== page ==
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The London Institute for Contemporary Christianity

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Advent | Childbirth at Christmas: Hagar and The Tricky One

The angel of the LORD also said to her:

‘You are now pregnant
and you will give birth to a son.
You shall name him Ishmael,
for the LORD has heard of your misery.
He will be a wild donkey of a man;
his hand will be against everyone
and everyone’s hand against him,
and he will live in hostility
towards all his brothers.’

She gave this name to the LORD who spoke to her: ‘You are the God who sees me,’ for she said, ‘I have now seen the One who sees me.’

Genesis 16:11–13

There are always tricky ones. Hagar’s story is a tricky one, partly because it is one many of us know well – familiarity can blind us to what’s going on. Sarai cannot have children and so gives Abram her female slave, Hagar, so a child can be conceived and borne. Because we know this story well, we might overlook Hagar. She is a woman enslaved in a patriarchal society with no rights, no inheritance, and no status. She is passed from Sarai to Abram, effectively as a sex-slave for the sole purpose of reproduction.

Within the confines of Sarai and Abram’s home, Hagar has no name and no voice. Aside from the narrator, she is not addressed by name until the angel speaks to her in the wilderness. She does not speak herself until questioned by this angel. Sarai’s situation must have been desperate for her to willingly give another woman to her husband to mother a child. But Sarai had agency, power, and voice, while Hagar had none.

And so, Hagar flees to the wilderness and the angel of the Lord comes to her with words of promise. Hagar is the first woman in the Bible to receive an annunciation: an announcement concerning the baby she was carrying. This begins a series of annunciations, promising children of significance in God’s story of salvation. Despite her pregnancy’s less than ideal beginnings, Hagar is seen, known, and given a voice. The story doesn’t end there for Hagar, but at this moment in the wilderness she knows God’s care.

Pregnancy and childbirth will always include tricky ones. The ones with difficult relationships, the ones with painful beginnings, middles, or ends, the ones with anxiety or shame or grief. There are other ‘tricky ones’ on our frontlines: a difficult relationship at home, a bullying colleague in the office, a structure that perpetuates systemic injustice.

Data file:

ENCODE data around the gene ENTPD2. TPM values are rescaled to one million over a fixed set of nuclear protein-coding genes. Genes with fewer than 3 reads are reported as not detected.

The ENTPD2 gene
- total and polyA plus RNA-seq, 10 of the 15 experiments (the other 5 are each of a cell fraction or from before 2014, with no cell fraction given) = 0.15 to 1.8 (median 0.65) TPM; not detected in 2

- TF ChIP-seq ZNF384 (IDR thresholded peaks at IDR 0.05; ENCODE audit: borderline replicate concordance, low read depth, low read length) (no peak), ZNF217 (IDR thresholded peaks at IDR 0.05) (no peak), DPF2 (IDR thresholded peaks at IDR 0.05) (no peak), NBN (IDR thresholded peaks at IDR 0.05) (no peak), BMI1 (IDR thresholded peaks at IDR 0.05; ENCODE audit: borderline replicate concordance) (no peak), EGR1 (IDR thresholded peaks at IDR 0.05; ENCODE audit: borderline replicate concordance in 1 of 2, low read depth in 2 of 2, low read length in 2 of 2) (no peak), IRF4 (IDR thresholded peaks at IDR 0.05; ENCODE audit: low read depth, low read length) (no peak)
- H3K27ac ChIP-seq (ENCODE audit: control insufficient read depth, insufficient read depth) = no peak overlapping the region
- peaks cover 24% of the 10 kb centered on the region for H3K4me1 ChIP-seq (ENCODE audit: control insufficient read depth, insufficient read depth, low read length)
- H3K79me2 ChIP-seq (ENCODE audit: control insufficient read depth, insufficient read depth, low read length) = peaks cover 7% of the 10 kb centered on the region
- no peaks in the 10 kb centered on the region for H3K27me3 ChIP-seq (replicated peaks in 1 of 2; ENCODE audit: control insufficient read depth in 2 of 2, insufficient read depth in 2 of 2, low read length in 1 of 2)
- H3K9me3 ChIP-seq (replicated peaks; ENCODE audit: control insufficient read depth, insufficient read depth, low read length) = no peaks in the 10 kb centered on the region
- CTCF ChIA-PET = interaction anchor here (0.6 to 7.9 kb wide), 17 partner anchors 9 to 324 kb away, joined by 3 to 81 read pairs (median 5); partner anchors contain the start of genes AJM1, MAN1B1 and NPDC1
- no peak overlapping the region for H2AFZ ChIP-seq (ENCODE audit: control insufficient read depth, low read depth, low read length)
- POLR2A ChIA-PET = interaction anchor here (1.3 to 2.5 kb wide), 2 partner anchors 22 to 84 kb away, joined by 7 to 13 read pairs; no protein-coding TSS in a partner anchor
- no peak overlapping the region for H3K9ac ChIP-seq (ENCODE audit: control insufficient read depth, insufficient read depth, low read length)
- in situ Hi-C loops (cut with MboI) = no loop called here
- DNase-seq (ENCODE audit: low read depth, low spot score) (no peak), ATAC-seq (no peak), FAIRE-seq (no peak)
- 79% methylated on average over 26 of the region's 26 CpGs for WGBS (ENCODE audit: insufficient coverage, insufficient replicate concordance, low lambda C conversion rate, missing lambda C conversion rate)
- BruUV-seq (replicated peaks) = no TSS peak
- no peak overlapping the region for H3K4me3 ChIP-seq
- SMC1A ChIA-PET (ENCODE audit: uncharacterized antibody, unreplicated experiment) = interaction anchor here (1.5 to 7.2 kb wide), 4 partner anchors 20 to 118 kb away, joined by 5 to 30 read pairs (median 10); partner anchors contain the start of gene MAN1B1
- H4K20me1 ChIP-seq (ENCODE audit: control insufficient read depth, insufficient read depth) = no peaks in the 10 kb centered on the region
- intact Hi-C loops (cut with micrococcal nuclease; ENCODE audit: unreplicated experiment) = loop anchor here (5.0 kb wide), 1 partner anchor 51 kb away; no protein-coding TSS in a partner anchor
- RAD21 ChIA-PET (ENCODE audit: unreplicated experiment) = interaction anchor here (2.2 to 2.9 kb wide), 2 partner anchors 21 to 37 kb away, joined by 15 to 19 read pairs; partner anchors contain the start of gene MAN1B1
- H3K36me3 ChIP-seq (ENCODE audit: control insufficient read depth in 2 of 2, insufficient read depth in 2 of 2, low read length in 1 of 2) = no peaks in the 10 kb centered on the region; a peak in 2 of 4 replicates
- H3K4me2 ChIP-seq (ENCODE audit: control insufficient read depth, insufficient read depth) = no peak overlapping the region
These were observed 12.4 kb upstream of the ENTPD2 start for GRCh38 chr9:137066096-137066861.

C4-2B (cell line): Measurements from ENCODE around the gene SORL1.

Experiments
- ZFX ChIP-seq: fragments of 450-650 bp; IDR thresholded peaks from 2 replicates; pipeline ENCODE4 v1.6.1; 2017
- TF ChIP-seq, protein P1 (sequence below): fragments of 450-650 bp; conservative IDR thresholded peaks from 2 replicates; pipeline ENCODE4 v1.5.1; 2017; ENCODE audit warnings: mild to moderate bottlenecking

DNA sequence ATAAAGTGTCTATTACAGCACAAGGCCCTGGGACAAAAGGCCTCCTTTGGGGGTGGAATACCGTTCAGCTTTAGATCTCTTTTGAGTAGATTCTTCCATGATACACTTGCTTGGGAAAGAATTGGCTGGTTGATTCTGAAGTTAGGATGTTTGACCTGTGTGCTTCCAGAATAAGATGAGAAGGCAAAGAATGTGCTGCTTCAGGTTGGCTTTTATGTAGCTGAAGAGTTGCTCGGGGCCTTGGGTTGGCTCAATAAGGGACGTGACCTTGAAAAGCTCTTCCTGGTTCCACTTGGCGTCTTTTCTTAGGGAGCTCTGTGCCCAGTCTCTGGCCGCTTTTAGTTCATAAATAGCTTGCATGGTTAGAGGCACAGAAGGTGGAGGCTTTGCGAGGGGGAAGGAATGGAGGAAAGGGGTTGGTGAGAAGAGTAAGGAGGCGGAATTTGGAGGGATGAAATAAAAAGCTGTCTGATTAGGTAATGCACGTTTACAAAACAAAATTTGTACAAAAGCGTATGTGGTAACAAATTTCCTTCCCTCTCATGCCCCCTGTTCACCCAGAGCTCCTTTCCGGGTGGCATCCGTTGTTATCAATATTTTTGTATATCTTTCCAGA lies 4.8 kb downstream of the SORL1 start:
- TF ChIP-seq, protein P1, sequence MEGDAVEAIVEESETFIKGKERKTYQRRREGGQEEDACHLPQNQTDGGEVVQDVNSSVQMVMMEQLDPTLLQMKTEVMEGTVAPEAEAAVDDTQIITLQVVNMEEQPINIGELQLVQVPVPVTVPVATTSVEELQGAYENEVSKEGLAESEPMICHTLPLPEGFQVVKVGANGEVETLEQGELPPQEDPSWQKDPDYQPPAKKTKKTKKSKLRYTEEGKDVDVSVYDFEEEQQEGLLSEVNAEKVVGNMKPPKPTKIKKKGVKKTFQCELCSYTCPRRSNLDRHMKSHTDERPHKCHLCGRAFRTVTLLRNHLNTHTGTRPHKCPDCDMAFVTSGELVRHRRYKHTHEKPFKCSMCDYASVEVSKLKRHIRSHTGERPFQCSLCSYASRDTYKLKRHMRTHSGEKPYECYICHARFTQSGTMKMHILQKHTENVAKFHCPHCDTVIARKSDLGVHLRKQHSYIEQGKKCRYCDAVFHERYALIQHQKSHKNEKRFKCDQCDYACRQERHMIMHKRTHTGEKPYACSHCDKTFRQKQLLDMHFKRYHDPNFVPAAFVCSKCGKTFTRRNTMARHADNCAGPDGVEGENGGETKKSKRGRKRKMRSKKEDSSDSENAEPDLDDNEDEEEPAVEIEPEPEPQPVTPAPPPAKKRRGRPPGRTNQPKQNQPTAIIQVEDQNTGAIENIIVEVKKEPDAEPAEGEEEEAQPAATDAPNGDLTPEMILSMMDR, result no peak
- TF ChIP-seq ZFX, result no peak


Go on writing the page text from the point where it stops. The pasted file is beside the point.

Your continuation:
Amidst all these tricky ones perhaps it is our task to remember names and listen to voices. As we do so, we are reminded of an individual’s humanity and their identity as an image-bearer of God. As we make space to listen, we hear the voices that have been forgotten or overlooked, perhaps for decades. All this, so that God may use our voices, silences, and presence to share his love, nurture, and care with those we meet.

Imogen Ball
Imogen is a curate in Trull and Angersleigh, and the winner of Theology Slam 2021

What tricky situations are you facing on your frontlines this Christmas? How is God calling you to respond? Join the conversation in the comments below.


Childbirth at Christmas: Elizabeth and the Long-awaited One


  1. Thank you for the reminder that God can use our voices silences, and presence to share his love, nurture, and care with those we meet. When we are feeling sad in a season of joy He can give us strength still to listen and our presence can bring comfort to others who find this a tough time. Thank you too for pointing out that Hagar’s was an annunciation and linking that revelation to other annunciations.

    By Claire Ross  -  6 Dec 2021
  2. Insightful. Incisive. No easy promises but presence in the wilderness assured.Tough training. Tough circumstances. Made different knowing God knows and cares. Thank you for saying it how it is for many. Ok

    By Jilli  -  6 Dec 2021
  3. Thank you Imogen for such an insightful read…conveying the compassion and hope of Gods heart for those who are disempowered. Really challenging to remain humble and attentive to others…being listened to and heard is a powerful act of love

    By Christine McDermott  -  6 Dec 2021
  4. These were revelatory

    She is not addressed by name until the angel speaks to her in the wilderness.
    Hagar is the first woman in the Bible to receive an annunciation

    God hears, God sees. Thank you for the article.

    By Renju Philip  -  6 Dec 2021
  5. Imogen, thank you for a very thoughtful article, there is much here for me to reflect upon. May God richly bless you.
    Tony Coffey

    By Tony Coffey  -  7 Dec 2021

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